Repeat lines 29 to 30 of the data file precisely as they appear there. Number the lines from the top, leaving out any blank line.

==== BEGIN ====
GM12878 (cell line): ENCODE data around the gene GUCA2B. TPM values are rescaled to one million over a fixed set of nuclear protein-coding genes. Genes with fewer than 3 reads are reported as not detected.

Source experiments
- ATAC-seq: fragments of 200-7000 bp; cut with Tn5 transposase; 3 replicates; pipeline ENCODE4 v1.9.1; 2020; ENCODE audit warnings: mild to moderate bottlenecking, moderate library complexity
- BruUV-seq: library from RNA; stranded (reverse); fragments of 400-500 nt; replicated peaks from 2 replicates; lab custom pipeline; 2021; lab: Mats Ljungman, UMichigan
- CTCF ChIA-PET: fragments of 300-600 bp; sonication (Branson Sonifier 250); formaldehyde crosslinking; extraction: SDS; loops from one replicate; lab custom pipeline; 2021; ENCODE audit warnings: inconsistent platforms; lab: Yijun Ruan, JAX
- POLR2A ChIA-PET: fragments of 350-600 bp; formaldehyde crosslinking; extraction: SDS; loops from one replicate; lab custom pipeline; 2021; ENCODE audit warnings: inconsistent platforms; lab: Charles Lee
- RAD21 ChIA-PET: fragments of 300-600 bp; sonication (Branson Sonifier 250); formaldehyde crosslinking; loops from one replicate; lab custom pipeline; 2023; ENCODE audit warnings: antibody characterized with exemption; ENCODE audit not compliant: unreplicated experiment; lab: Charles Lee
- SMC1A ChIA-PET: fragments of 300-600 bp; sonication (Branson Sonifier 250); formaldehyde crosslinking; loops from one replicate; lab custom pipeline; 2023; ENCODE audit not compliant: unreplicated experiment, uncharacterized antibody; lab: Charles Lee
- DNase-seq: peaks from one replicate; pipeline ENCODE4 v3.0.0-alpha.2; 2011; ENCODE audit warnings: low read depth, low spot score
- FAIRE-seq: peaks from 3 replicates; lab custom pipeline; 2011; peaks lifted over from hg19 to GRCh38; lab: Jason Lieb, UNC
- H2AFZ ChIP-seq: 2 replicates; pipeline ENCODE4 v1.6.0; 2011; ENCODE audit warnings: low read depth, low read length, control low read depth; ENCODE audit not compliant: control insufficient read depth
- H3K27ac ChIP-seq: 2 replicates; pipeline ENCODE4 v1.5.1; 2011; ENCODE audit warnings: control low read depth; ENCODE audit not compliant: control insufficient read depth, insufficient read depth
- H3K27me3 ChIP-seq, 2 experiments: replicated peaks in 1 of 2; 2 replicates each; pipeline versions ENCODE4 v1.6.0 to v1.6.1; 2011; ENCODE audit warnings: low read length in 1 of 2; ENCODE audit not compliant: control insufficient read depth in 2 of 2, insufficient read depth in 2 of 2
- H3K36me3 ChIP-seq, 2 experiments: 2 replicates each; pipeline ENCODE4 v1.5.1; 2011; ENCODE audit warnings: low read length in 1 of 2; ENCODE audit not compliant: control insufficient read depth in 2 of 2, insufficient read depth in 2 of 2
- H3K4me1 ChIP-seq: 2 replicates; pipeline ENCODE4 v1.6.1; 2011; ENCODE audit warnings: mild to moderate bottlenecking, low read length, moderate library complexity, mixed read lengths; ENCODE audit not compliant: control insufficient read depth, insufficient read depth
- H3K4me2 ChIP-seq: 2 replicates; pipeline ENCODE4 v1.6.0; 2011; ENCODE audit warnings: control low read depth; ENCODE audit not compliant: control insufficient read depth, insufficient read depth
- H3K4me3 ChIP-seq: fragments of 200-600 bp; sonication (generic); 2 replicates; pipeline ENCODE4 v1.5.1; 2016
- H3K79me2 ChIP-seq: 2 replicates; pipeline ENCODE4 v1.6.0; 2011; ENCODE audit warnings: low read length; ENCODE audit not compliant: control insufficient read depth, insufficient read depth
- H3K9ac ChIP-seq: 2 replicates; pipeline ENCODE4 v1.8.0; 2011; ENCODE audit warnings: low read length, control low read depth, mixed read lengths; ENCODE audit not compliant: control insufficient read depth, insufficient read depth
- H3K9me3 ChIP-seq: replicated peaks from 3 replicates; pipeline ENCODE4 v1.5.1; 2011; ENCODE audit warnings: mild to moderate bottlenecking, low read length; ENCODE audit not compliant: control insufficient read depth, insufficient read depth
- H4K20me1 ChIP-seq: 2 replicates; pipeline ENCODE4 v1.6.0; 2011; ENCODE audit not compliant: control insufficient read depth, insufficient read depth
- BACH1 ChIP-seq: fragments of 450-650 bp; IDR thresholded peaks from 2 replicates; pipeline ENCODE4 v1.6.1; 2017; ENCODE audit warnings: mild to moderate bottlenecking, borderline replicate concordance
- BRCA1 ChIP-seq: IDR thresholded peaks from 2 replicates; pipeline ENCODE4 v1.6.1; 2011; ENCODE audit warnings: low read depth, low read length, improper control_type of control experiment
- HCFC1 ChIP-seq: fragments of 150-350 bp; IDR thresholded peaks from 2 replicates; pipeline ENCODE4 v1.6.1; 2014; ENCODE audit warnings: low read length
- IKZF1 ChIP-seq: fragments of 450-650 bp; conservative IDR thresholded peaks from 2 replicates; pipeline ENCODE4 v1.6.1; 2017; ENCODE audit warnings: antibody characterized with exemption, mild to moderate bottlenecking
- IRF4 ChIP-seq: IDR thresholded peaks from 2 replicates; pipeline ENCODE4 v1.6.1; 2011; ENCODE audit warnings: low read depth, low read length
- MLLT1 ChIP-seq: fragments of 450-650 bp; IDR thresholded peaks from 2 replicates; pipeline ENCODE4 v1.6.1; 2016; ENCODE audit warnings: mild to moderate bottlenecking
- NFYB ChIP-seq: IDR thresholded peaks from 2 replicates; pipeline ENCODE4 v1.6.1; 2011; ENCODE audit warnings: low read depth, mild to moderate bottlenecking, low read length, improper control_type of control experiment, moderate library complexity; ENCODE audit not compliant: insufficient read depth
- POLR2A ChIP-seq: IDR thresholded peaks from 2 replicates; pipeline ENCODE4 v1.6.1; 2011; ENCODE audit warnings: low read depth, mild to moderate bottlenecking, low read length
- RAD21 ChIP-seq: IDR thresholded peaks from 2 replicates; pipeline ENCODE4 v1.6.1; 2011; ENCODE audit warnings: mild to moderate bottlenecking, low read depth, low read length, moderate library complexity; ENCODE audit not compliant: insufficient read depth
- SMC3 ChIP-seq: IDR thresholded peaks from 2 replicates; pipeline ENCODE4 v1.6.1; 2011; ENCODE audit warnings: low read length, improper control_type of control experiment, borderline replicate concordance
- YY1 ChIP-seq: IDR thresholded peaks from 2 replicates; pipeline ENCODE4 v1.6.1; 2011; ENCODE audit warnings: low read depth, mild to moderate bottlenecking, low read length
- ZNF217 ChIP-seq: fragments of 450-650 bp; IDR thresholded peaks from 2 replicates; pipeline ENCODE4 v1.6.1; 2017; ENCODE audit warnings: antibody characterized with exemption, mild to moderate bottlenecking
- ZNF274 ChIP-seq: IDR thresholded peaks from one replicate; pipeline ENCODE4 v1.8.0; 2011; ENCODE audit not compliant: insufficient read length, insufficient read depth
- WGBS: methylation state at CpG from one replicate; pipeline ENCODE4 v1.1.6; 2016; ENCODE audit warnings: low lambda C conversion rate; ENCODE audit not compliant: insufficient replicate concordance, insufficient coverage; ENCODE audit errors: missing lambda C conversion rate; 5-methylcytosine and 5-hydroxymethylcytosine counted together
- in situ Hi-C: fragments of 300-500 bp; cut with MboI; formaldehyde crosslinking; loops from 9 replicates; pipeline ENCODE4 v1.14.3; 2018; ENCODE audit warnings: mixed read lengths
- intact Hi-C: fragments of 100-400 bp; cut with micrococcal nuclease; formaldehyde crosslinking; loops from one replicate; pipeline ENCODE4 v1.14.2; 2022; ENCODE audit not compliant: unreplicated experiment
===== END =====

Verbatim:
- POLR2A ChIP-seq: IDR thresholded peaks from 2 replicates; pipeline ENCODE4 v1.6.1; 2011; ENCODE audit warnings: low read depth, mild to moderate bottlenecking, low read length
- RAD21 ChIP-seq: IDR thresholded peaks from 2 replicates; pipeline ENCODE4 v1.6.1; 2011; ENCODE audit warnings: mild to moderate bottlenecking, low read depth, low read length, moderate library complexity; ENCODE audit not compliant: insufficient read depth